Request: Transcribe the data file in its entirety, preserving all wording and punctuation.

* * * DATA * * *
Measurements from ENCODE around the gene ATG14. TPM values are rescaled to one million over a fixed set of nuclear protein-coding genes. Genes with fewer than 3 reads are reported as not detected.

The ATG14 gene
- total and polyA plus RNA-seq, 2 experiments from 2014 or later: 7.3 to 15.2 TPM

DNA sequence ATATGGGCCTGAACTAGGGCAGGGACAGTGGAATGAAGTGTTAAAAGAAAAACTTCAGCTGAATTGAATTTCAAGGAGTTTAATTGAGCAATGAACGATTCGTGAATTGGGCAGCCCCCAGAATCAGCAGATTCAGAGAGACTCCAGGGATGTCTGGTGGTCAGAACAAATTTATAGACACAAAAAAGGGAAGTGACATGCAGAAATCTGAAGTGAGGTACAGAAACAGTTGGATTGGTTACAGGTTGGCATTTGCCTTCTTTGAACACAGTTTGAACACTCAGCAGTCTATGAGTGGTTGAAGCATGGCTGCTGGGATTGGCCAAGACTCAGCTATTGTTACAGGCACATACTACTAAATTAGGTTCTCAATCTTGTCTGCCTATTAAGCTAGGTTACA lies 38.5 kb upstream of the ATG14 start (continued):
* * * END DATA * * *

Measurements from ENCODE around the gene ATG14. TPM values are rescaled to one million over a fixed set of nuclear protein-coding genes. Genes with fewer than 3 reads are reported as not detected.

The ATG14 gene
- total and polyA plus RNA-seq, 2 experiments from 2014 or later: 7.3 to 15.2 TPM

DNA sequence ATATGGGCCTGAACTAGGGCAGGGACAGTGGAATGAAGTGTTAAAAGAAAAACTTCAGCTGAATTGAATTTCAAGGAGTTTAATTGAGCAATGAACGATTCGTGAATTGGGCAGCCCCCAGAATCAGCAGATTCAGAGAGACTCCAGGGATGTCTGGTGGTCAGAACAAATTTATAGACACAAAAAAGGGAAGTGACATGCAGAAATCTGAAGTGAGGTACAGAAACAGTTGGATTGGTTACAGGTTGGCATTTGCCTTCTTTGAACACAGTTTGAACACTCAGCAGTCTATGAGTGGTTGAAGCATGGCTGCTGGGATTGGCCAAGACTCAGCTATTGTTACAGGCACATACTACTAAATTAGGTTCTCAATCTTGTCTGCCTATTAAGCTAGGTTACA lies 38.5 kb upstream of the ATG14 start (continued):